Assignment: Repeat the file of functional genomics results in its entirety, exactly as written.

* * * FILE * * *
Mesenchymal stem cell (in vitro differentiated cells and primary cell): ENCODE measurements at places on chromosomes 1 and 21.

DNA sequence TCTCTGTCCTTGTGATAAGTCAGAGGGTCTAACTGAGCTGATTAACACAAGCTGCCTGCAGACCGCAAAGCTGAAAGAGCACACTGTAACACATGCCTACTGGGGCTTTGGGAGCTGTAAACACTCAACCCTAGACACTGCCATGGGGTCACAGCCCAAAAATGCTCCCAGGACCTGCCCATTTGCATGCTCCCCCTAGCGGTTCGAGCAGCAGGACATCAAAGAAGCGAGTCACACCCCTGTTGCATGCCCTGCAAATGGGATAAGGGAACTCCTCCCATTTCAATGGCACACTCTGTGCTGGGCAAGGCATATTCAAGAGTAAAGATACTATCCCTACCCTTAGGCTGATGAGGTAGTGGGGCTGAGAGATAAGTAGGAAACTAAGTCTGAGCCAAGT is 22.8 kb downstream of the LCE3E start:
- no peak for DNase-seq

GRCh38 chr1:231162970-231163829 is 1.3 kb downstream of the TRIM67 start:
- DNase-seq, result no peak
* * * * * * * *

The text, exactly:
Mesenchymal stem cell (in vitro differentiated cells and primary cell): ENCODE measurements at places on chromosomes 1 and 21.

DNA sequence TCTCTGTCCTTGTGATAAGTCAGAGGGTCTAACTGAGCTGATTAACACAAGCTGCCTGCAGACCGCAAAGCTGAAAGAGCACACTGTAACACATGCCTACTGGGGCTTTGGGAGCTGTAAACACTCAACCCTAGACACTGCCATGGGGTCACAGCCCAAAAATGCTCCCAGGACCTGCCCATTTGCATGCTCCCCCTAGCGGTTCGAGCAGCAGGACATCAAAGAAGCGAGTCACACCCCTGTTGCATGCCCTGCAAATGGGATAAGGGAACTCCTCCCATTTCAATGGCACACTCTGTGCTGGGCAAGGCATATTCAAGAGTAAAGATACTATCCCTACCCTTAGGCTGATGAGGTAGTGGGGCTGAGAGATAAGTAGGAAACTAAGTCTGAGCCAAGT is 22.8 kb downstream of the LCE3E start:
- no peak for DNase-seq

GRCh38 chr1:231162970-231163829 is 1.3 kb downstream of the TRIM67 start:
- DNase-seq, result no peak